Bike sharing is on its way ROYAL HIGH SCHOOL NEEDS YOU TO CELEBRATE WITH THEM he Royal High School is one of City Council's 23 High schools, many of which have been around for a long time. he oldest of these, he Royal High School, celebrates its 890th an‐ niversary, and 50 years at Barnton in 2018. David Simpson Depute Rector writes : "It is believed that the Royal High is one of the oldest schools in Scotland if not Europe- it has been educating the boys of Edinburgh since 1128 - when it started as the Choir school for Holyrood Abbey. Great changes have occurred since then, from violent disorder in 1595, to educating some of the most no‐ table igures in the Scottish enlight‐ enment. he list of former pupils is interesting and all embracing- David Hume, Sir Walter Scott, Alexander Graham Bell, King Edward VIIth was on our roll, a clutch of Lord provosts, Britain's greatest pilot Eric 'Winkle' Brown, Ronnie Corbett, Robin Cook the former Foreign Sec‐ retary and most recently Catriona Morison, Winner of the BBC Cardiﬀ Singer of the World…..
Transport for Edinburgh, the city's transport body has a goal of getting people on their bikes. hey say they would like 15% of all commutes and 10% of all journeys to be by bike in three years' time. he City of Edinburgh Council al‐ ready spends 11% of its transport budget on cycling infrastructure and has its own active travel policy to encourage the use of bikes in the capital. TfE envisage dockless bikes which will make cycling more acces‐ sible and integrate it with the city's public transport. A primary concern is road safety and in the code which they have drawn up they state that 'Dockless bike share schemes must work for everyone without impact‐ ing, or causing a danger to, other road users.' he idea is to have a number of bikes available for the public to use within a certain area which will be 'geofenced'. Recently we met representatives from ofo one of several companies
"Two major changes happened 50 years ago. In 1968 the school left the famous building on Calton Hill for its current site at Barnton, and then in 1973 girls were admitted and the school became comprehen‐ sive. One or two of the old masters foretold doom, but rumours of our demise have been exaggerated - the school continues to thrive and strive for excellence for all - and is now larger than it has ever been. "As we plan a series of events we are keen to make contact with former pupils, parents and staﬀ to share memories, photographs and cele‐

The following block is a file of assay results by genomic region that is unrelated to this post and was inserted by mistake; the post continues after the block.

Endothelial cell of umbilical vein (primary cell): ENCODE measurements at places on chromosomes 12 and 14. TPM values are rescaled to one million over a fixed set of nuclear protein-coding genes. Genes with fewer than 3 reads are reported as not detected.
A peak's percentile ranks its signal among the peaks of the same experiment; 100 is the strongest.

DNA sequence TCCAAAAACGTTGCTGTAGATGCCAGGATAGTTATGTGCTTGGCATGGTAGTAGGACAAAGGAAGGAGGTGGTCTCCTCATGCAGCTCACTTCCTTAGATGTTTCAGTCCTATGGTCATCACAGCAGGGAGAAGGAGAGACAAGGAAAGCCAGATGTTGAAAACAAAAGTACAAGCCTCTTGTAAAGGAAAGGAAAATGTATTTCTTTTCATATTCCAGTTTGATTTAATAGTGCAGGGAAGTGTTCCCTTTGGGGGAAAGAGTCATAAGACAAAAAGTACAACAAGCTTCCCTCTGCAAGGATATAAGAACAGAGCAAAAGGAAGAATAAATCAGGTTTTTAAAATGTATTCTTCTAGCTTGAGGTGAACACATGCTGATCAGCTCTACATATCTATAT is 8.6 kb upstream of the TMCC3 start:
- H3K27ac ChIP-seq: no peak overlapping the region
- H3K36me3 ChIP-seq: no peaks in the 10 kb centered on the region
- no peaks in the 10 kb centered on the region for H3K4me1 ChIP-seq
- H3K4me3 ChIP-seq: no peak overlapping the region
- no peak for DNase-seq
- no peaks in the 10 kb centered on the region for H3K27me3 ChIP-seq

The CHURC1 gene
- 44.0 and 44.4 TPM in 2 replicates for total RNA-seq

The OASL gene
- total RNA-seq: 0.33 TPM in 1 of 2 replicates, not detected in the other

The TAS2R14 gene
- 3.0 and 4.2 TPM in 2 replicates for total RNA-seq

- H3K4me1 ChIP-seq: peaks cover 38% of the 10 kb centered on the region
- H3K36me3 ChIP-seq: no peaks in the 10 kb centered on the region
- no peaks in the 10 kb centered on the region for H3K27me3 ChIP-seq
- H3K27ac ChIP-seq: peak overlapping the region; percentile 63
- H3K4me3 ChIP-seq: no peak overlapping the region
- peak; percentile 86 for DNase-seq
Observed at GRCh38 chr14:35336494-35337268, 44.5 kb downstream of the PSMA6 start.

Paul Spence of ofo
bidding for the right to run the bike hire scheme in the capital. heir bikes are extremely easy to use with an app which you download to your phone as the means of unlock‐ ing. he bike can be readied for use in under a minute, and locking the bike again is very simple too. Matthew Sparkes from the company told us Edinburgh has a tender process for a bike hire scheme and ofo hope to bring their distinctive yellow bikes to Edinburgh. He explained how it works : "Every bike has a smart lock on the back. It locks the bike by pushing a rod through the back wheel, meaning you don't have to lock the bike to anything. When the rod is in place you cannot ride the bike. We have a smartphone app which helps you to ind a spare bike and we will have hundreds all over the city. You walk up to one, scan the bike and the lock opens. As soon as you're inished you just push the lock down and walk away. "It costs 50p for every ride for half an hour. here is no deposit to pay, it is backed with a credit or debit card." Even though the bikes are light it will be diﬃcult to steal them. To protect against theft every bike has a GPS chip inside the lock and it communicates its position back to ofo all the time. here are several companies doing this but ofo say that they are the ex‐ perts who began irst. he company already has over 3,000 bikes on the street in the UK, in London, Cam‐ bridge, Oxford, Nor wich and Sheﬃeld, although the company be‐ gan in Peking where founder David Dai set up the irst bike sharing plat‐ form.
If ofo win the right to set up in Ed‐ inburgh then Paul Spence will run the Edinburgh operation. At present he is Operations Performance Man‐ ager for the UK. He said : "I'm Edinburgh born and bred and a keen cyclist and I think this scheme would go down very well here. We are long overdue a dockless cycling platform and I would be very excited to launch and manage that here. "It is important to protect a UN‐ ESCO site such as this, so there would be 30 marshals using E-bikes and trailers and using electric vehi‐ cles. hey would be working throughout the day and evening to redistribute our bikes across the city." he system is also self-regulated by awarding extra points if customers return bikes to hubs. Paul thinks the hubs for collecting and returning bikes might be tram stops, bus and train stations, university buildings and other key city centre areas. You have to return the bike to a place where bike parking is allowed. And if you are wondering where the name of the company comes from, they say that the logo looks like a person riding a bike!
Scan this QR code to watch a video of the OFO bikes
Published 31 January 2018
Tap 'n Glide Edinburgh Trams go contactless! You can now buy a tram ticket with an enabled debit or credit card at 51 upgraded ticket vending machines without having to use your PIN. Lea Harrison, Edinburgh Trams Managing Director, explained: "Ini‐ tial trials of the technology at select‐ ed stops proved a real hit with cus‐ tomers, who no longer have to dig in their wallet or purse for loose change or stand around entering their PIN.
New managers at he Principal
forward to showcasing the essence of what makes he Principal Edin‐ burgh Charlotte Square, and indeed the city, so unique and special."